Will robots replace the Administrative Assistant?

Robotic administrative assistant

Thirty-five percent of the jobs in the United Kingdom will disappear within 20 years as a side effect of robotization. On the basis of research by Deloitte and Oxford University, the BBC has created a website that shows exactly which professions will disappear. However, some jobs are more easy to automate than others.

Humans are still better in professions where creativity, social interaction and physical velocity are central. Think of artists, psychologists, social workers and top athletes. That’s because robots don’t have the same emotional intelligence and lack the unique traits of sports people – for now.

However, robots outperform us in many other aspects already. Especially occupations that mainly deal with manual, repetitive actions are under threat. The algorithms of a robot are becoming increasingly advanced, making the automation of more and more tasks possible and – on the long run – more occupations obsolete.

97%

One of the professions that is likely to disappear in the coming decades is the Financial. The automation risk of both administrators and account managers is 97%, according to the BBC.

It is important to realize that not everything can be automated and some things never will. In the coming years, the robot will grow into an assistant role and take on repetitive tasks. Certain actions will remain out of range for automation. Negotiating, assisting, and providing original solutions are still too special for the robot to perform successfully.

Much of the administrator’s work is still done manually. Partly because 91% of the 500 billion global invoices are sent out on paper. And many of these 455 billion paper invoices are manually matched to purchase orders and booked into the system. This is something robots can already do.

An Administration Robot can already do this

Essentially, a procure-to-pay application does exactly the same as any other robot. It can already work independently based on very few instructional inputs. Here is a shortlist of functionalities.

Automated line recognition
Recognition software can automatically determine the most vital information on an invoice (such as headers and line items). This makes manual data-entry obsolete and saves a lot of time. This works for both PDF and scanned invoices. The emergence of e-invoices will render this entire process redundant.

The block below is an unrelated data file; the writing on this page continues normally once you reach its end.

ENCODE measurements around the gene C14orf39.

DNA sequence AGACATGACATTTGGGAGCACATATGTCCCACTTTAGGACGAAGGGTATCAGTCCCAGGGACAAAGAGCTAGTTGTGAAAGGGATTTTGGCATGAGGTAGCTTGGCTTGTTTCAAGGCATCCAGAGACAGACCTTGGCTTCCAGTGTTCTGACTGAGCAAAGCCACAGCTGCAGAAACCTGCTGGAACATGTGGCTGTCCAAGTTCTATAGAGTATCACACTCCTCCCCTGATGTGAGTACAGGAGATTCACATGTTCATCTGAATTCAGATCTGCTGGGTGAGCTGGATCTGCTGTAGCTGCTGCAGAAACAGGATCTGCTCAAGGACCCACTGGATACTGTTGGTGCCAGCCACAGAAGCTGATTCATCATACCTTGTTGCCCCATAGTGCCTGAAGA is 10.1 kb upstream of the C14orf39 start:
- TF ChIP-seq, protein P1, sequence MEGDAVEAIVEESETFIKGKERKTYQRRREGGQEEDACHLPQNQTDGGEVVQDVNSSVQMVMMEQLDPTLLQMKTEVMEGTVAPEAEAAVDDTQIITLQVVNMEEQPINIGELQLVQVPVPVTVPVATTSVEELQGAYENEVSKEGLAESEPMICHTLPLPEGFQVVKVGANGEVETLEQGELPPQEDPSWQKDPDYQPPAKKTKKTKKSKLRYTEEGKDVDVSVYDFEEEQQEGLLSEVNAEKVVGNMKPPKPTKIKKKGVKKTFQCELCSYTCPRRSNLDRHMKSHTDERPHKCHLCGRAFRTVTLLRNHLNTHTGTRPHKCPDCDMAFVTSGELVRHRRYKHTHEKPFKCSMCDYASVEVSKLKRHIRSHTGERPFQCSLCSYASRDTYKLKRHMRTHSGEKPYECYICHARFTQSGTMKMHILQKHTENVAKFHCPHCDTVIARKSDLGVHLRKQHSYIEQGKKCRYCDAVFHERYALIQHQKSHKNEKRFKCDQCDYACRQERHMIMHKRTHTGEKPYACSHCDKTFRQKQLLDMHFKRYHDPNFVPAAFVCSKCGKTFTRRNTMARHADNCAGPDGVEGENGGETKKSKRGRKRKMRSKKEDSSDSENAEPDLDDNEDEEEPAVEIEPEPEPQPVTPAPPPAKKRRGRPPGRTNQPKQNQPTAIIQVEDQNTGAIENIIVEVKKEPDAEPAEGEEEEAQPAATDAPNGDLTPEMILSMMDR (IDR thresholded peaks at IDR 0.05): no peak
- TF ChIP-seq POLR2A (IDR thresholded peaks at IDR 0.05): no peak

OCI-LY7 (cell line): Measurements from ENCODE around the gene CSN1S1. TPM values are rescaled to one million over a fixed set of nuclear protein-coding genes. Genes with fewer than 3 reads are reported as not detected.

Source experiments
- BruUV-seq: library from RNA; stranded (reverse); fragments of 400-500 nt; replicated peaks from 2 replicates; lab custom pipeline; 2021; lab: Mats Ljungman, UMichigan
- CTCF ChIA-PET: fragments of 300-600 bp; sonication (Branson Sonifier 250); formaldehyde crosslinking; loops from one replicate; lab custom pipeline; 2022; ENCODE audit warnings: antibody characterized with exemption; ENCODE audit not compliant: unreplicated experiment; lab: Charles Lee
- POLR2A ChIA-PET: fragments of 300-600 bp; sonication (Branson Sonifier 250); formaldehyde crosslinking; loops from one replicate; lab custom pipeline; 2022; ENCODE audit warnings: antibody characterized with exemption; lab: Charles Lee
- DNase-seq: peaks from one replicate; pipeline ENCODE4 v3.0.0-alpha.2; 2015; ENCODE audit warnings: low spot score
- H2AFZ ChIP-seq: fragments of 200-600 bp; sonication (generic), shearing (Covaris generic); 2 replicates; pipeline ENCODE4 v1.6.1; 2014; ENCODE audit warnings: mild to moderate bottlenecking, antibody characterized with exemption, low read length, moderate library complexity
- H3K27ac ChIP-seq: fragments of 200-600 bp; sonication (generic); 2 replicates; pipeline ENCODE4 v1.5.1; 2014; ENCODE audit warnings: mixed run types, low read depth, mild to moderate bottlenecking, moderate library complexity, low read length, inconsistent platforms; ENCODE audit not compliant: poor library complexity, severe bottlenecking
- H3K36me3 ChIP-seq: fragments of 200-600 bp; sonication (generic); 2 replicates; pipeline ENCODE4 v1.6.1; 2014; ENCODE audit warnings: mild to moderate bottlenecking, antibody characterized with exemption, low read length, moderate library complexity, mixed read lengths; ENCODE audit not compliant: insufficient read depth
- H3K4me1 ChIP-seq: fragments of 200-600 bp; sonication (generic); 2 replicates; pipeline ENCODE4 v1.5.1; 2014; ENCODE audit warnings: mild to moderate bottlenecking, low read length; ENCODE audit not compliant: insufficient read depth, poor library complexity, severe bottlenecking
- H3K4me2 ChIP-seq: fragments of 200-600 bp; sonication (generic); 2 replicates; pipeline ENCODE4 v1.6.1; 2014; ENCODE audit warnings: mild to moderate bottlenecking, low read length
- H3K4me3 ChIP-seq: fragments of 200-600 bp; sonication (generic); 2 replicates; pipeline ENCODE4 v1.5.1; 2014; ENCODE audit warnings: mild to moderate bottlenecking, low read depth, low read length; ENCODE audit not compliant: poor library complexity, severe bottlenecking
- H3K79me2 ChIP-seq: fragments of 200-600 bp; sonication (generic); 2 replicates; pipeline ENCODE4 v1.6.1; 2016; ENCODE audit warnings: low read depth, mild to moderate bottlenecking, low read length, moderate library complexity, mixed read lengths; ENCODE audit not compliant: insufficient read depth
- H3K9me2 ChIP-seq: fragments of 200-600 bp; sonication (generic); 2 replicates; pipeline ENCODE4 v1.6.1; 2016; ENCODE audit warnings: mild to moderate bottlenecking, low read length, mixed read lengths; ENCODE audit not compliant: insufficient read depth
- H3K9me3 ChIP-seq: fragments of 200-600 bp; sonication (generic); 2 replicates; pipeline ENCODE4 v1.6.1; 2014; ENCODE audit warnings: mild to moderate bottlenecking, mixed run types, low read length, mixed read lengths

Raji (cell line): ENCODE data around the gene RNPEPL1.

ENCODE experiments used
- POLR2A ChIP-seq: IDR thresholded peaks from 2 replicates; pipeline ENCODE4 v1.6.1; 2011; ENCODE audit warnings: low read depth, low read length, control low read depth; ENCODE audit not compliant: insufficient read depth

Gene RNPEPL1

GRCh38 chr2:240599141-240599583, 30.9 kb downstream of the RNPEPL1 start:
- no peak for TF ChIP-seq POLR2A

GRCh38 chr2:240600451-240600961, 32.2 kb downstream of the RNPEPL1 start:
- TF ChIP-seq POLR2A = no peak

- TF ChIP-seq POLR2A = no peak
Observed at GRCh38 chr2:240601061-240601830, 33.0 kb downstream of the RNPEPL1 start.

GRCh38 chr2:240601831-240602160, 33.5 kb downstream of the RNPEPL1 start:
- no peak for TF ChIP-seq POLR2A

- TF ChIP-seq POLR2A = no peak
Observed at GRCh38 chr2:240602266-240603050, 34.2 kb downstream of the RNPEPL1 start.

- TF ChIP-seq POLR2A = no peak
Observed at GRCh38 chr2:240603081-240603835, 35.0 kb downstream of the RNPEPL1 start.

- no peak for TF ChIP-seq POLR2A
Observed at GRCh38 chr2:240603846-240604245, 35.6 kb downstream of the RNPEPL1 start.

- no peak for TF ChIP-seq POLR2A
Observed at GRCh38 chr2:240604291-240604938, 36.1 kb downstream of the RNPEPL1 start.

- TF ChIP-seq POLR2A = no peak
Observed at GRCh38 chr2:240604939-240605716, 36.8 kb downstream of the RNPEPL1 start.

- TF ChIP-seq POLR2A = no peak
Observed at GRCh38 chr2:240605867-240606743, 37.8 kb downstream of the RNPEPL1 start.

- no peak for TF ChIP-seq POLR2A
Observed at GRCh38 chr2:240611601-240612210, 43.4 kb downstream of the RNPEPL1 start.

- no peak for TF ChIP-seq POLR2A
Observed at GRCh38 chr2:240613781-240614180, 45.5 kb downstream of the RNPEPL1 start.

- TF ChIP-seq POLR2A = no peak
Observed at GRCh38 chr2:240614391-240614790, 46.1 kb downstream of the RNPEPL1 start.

Automated matching and booking of invoices
Let the robot match invoices to delivery receipts, contracts and purchase orders. Book more invoices in less time. Define how to handle mismatches. Set up margin rules to let the robot handle small discrepancies on its own. Your team members have to evaluate and correct only the larger mismatches.

Generate reports effortlessly
Data for a monthly, quarterly, or yearly closings is always up to date. The data is available at any time because invoices are already processed in the purchase-to-pay application. Therefore, generating reports is a matter of one click on the button.

Notify budget owners automatically
An invoice usually requires approval from the relevant budget owner. In an automated process, the invoice will be forwarded to the correct approver and there is no risk of lost invoices. In addition, the status of an invoice is always clear and archived for effortless auditing. Without automation, an administrator wanders around the organization with the paper invoice, which results in poor insight into the status.

It's just a sample of the actions that are already being automated. The administrative employee can be more concerned with proactive control and price negotiations – On time payment may be enough to persuade a supplier to lower the price.

What will happen in the next 20 years?

Robotization for the administrative process is under way. But should administrative employees be worried?

Short term, probably not. Long term, yes.

Much of the administrative process will be automated. The scope of the administrative employee will therefore change, a lot. The BBC even prophesizes that it won’t exist anymore. But there is enough time for retraining, as each job replaced will also create an opportunity for another profession, especially IT administrators and programmers. It is impossible to predict the situation so many years down the line, but change is imminent and unstoppable.

What do you think? What does the administrative profession look like in 20 years?

Learn more about Robotic Accounting

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